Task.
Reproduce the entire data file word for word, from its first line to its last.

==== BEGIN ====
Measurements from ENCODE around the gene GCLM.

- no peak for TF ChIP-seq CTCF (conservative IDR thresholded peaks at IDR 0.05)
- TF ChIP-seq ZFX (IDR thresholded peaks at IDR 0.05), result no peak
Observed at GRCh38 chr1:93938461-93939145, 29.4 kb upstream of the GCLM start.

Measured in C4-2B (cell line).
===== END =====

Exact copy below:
Measurements from ENCODE around the gene GCLM.

- no peak for TF ChIP-seq CTCF (conservative IDR thresholded peaks at IDR 0.05)
- TF ChIP-seq ZFX (IDR thresholded peaks at IDR 0.05), result no peak
Observed at GRCh38 chr1:93938461-93939145, 29.4 kb upstream of the GCLM start.

Measured in C4-2B (cell line).